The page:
Tuvia Book
Author, educator, Tour-Guide, artist

The Ramon Family: Leading by Example

A couple of weeks ago I was guiding a group of American high school seniors touring Israel on the “Write On for Israel” mission. Due to the inclement weather almost every day changes had to be made to our itinerary. The most dramatic being that we were unable to spend our Shabbat in Jerusalem as planned because of the closed roads and snowstorm so we relocated to the sleepy town of Mitzpe Ramon in the middle of the Negev desert.


“White Mizpe Ramon.”  (Photo: (c) T. Book, 2015)

The awe-inspiring scenery for which the town is justifiably well known was not apparent as, unbelievably, the desert turned white in a snowstorm! As all the roads to and from Mizpeh Ramon were closed because of flash flooding and ice (!) we were left to entertain ourselves in Mitzpeh Ramon. Our first stop, after battling through a snowstorm on the edge of the crater, was the newly refurbished and redesigned visitors center in Mizpeh Ramon, where there is a beautifully organised state-of-the-art exhibition on Ilan and Asaf Ramon z”l, in addition to fantastic exhibitions and AV on the Machtesh itself.

At the beginning of the exhibition there is a juxtaposed photograph of Ilan and Asaf both receiving their honour cadets’ award at the conclusion of the IAF pilot training course, separated by a generation. The photo has a quote from Asaf Ramon, who was a faithful son of an admired hero. This is what Asaf said on receiving his IAF pilot’s wings:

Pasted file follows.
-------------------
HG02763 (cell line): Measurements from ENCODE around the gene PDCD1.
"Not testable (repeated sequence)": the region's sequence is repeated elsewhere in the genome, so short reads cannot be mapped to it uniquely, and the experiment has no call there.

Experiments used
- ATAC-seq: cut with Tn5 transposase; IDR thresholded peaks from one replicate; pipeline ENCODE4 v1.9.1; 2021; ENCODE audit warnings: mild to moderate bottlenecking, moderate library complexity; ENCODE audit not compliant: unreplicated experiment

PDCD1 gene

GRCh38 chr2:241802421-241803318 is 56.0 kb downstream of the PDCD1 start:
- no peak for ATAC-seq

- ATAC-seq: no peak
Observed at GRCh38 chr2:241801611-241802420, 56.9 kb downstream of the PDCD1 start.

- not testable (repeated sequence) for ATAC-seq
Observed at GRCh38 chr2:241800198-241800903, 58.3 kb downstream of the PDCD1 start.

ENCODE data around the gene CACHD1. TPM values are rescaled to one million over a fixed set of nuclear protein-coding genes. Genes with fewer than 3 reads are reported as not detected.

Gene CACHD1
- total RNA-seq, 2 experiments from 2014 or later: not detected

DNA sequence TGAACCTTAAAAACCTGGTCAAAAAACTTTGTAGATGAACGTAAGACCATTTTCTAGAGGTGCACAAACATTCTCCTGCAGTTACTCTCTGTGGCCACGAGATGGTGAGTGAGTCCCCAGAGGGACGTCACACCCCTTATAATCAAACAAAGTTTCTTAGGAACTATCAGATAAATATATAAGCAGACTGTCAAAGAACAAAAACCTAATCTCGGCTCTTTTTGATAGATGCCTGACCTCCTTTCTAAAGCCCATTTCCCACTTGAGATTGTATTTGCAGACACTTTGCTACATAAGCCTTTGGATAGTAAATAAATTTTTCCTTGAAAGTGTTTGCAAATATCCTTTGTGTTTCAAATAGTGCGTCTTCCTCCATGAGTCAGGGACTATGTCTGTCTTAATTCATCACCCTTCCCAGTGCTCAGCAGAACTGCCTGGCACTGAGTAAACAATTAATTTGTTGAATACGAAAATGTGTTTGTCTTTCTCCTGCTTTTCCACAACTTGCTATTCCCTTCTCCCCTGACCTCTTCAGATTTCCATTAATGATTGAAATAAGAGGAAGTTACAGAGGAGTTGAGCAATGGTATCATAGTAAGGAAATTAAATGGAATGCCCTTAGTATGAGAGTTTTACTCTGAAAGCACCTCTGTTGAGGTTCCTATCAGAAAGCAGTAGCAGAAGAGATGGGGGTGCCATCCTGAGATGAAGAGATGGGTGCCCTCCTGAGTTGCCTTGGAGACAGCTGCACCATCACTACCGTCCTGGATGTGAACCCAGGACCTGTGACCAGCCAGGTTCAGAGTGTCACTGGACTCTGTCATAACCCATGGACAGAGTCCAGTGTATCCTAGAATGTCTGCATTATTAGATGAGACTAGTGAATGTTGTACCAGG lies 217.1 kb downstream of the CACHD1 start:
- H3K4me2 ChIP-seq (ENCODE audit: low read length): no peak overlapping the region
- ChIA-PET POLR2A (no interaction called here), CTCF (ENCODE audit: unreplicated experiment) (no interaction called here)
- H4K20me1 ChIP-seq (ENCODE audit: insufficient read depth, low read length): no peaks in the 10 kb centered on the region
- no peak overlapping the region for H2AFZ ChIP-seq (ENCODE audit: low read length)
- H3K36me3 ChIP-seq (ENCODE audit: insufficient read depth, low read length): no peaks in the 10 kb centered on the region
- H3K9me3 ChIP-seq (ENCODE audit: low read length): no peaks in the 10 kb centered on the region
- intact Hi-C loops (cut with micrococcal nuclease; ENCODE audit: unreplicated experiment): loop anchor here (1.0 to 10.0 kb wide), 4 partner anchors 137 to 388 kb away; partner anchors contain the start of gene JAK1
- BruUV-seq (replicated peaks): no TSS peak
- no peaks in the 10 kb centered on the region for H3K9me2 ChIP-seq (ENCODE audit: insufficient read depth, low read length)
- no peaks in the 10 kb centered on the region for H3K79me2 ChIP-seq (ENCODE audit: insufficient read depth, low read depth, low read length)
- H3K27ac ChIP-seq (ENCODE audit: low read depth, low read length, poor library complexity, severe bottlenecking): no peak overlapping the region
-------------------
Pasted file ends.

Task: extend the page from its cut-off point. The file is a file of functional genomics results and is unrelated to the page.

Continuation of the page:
I am fulfilling a childhood dream. From dream to reality…what would dad say? Proud, happy, a second-generation graduation with honours from the pilot’s course. This is my high point in my relation to him…it’s an achievement like climbing an unconquered summit. Our parents gave us a personal example of how to achieve an appropriate balance between the goal and the path.”

ilan and asaf

As much as every Israeli parent would love to see their children grow up and not have to don a uniform at the age of eighteen — that is our reality. Rona Ramon, Ilan’s widow and Asaf’s mother, when interviewed after Asaf’s untimely death and asked if she regretted signing the papers giving Asaf permission to enter the Air Force’s prestigious Pilot training program, replied that they had raised their children to be proud Israelis and to reach for the sky and follow their dreams; to be all that they could be. Thank God that we can protect ourselves, and Jews throughout the world. We all know the consequences of not being in charge of our own destiny and relying on other peoples for pity.

As the exhibition progressed we saw footage of the Shuttle and Ilan talking to his wife and their four children from space. The scenes were loving and made all the more bitter-sweet by our knowledge that these were the last times they would speak to each other in this world.

Ilan Ramon’s mission symbolised that Israel can go anywhere. He reminded us that we have revived our language, made the desert bloom, rebuilt our homeland, ingathered our exiles, have the ability to defend our homeland and protect Jews worldwide and we continue to reach for the stars. In his address to Israeli Prime Minister, Ariel Sharon, from the Shuttle Columbia in space, he said: